The Saudi leaders were willing to walk the extra mile to solve India's problem, but the external affairs ministry in New Delhi wanted to dawdle.
Why did External Affairs Minister Salman Khurshid not find time for his Saudi counterparts, and that too on a matter that is of great interest to Indians, asks T V R Shenoy.
Could Salman Khurshid go down in history as the man who lost Kerala for the Congress?
While in office as India's external affairs minister for fewer than six months -- he assumed the post on October 28, 2012 -- Khurshid's tenure has been markedly stormy. Pakistan is a bad neighbour and no Indian statesman or diplomat has figured out quite how to handle it, while the DMK and the AIADMK made all the running over Sri Lanka's treatment of its Tamil citizens, but his ministry has been remarkably clumsy about Kerala's sensitivities.
Three words say it all. The first two are 'Italian Marines', and the last is 'Nitaqat'. The former are self-explanatory and I shall not bother you with a twice-told tale, but the latter requires a little explanation.
Saudi Arabia, for all the rising petroleum prices, is not immune from economic crises and the discontent that these cause. The reasons are complicated -- and irrelevant to the thrust of this column -- so suffice it to say that unemployment in Saudi Arabia has reached crisis proportions.
A study by Saudi Arabia's Central Department of Statistics and Information has concluded that the unemployment rate in 2012 was a whopping 12.2%; to put it another way, roughly one out of every eight Saudi citizens of working age does not have a job.
Completely unofficial estimates say the unemployment has risen above 30% among Saudi males in the twenties.
In February Prince Al-Waleed bin Talal, himself one of the richest men on the plant, publicly warned that 'unemployment in Saudi Arabia is definitely a time bomb', and called for replacing foreign workers with Saudi citizens.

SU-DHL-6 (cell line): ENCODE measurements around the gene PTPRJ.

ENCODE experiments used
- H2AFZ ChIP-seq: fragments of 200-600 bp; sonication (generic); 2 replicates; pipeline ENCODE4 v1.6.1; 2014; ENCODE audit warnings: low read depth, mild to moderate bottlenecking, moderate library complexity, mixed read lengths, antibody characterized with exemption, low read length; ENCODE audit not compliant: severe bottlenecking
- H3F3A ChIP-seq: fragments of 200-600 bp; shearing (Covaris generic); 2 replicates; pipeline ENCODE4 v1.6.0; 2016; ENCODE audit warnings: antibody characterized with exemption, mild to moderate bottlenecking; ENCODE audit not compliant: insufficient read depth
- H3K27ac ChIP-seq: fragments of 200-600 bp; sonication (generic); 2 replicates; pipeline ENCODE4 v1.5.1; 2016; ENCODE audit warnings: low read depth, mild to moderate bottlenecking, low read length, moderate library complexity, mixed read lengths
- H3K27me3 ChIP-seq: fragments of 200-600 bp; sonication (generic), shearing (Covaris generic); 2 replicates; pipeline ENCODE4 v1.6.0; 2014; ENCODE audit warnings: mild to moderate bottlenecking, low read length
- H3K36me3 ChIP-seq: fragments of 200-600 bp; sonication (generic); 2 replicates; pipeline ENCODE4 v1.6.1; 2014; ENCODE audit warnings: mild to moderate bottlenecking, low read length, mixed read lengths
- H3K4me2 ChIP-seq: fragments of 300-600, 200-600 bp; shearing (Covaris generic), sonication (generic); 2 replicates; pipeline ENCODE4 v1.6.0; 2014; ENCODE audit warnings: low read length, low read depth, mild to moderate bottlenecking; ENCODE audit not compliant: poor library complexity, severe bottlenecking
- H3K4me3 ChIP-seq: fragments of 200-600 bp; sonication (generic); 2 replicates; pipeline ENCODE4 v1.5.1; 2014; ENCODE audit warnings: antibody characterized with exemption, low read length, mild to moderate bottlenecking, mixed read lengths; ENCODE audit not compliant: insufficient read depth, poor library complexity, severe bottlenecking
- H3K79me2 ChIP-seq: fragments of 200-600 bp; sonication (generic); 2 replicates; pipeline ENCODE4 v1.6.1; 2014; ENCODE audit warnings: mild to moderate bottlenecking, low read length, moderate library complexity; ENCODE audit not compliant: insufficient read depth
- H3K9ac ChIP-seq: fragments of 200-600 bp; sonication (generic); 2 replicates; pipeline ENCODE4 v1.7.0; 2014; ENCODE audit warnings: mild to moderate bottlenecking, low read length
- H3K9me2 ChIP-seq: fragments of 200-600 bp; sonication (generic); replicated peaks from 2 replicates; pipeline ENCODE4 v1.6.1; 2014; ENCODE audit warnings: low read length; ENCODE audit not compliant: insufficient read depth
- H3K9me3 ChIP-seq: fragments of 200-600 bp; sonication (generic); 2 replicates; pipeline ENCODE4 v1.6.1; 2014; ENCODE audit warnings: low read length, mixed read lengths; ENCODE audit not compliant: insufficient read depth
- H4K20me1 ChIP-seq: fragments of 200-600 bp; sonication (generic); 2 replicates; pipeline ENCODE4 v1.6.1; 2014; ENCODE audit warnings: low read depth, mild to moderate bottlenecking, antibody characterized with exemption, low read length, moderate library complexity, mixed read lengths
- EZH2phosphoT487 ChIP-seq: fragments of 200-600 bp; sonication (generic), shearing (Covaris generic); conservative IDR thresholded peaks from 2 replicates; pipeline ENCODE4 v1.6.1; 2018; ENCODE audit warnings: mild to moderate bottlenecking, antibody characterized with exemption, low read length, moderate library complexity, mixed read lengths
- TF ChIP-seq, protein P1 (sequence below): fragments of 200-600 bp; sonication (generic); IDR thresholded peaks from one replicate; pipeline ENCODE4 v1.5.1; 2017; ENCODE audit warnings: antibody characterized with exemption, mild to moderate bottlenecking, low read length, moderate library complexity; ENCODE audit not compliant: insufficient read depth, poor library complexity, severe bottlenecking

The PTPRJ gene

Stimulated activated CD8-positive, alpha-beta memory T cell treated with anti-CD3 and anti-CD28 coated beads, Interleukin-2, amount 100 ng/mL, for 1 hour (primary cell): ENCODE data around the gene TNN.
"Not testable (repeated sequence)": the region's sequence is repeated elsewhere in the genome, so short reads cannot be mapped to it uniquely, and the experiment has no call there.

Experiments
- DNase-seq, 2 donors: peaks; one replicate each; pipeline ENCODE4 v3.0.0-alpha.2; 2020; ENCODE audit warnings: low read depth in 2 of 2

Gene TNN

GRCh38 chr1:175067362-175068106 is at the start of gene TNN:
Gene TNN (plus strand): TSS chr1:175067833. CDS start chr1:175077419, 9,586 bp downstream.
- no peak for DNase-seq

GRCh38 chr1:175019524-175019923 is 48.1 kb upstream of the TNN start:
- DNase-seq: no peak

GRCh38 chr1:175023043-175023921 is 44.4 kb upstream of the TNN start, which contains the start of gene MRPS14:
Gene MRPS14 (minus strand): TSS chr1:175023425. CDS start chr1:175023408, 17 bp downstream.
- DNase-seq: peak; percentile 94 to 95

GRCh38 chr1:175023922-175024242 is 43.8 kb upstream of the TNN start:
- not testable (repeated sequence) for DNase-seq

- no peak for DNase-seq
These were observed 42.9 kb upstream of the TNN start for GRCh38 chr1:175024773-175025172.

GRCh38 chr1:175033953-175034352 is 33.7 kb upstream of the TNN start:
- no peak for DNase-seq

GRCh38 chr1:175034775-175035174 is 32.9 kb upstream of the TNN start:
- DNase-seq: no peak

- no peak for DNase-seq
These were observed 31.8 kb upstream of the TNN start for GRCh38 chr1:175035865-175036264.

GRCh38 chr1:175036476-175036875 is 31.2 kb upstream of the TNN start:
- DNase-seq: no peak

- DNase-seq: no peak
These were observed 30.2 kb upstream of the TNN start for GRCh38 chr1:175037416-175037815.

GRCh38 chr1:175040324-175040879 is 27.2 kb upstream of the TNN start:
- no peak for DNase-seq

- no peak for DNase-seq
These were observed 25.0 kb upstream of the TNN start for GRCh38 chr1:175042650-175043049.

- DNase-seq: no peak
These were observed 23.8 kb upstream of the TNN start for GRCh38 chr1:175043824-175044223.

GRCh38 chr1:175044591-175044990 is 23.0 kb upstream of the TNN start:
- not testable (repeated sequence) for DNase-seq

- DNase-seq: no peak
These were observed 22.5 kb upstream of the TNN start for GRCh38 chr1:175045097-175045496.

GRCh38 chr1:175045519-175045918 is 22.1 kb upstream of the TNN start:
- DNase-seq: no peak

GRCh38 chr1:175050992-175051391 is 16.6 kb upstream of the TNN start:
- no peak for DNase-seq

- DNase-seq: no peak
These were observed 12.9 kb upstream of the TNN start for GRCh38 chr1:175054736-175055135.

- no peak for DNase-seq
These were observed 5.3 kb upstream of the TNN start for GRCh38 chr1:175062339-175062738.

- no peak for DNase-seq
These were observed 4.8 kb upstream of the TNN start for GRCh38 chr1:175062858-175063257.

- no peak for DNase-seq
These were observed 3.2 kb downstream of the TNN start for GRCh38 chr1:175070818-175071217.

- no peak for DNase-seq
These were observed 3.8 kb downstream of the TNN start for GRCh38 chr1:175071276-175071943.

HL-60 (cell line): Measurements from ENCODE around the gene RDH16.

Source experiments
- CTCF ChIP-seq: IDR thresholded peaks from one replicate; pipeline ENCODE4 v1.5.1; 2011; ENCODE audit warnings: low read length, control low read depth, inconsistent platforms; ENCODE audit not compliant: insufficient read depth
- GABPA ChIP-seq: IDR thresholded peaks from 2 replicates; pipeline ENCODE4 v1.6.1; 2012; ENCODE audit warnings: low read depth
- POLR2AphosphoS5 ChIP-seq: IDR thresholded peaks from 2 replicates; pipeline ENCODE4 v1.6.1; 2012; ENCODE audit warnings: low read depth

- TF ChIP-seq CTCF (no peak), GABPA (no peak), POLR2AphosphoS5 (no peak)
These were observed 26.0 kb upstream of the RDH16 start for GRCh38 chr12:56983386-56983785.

The government of Saudi Arabia, which had earlier tried to implement a policy of 'Saudisation' with limited success, is now committed to a more drastic measure called 'Nitaqat'.
Meaning 'ranges' in Arabic, 'Nitaqat' categorises all enterprises in the kingdom as 'Very Small', 'Small', 'Medium', 'Large', and 'Very Large' based on the number of employees.
While those classified as 'Very Small' --- those with fewer than ten employees -- are exempt, it is mandatory for the others to reserve a specific proportion of jobs for Saudi citizens, rising from 5% to 24% for 'Small' enterprises all the way up to 8% to 30% for 'Very Large' firms.
The nature of the jobs -- not just the numbers -- will also be taken into account, but that is a complication for another day.
This obviously means that some firms will be forced to lay off foreign workers. Equally obviously it means that the government of Saudi Arabia will be conducting checks on all businesses to see if they are obeying the law.
And between them this has set off a near panic in Kerala, particularly in the vast pool of workers classified as 'unskilled' or 'low skilled'.
This is understandable. It will take years of training -- if ever! --- to replace, say, nurses from Kerala with those from Saudi Arabia, but it takes little or no training to mop floors or to stock grocery shelves.
There is also the danger, from the perspective of an illegal immigrant, that spot checks will turn up the fact that many are working without the proper papers.
Either way, there is widespread apprehension in Kerala that many Keralites will be turfed out of Saudi Arabia, which in turn will have a ripple effect on the economy of the state.
While Saudi Arabia employs roughly six million foreigners in various service sector jobs Keralites account for over half a million of these. The latest statistics -- two years old -- give a figure of 570,000.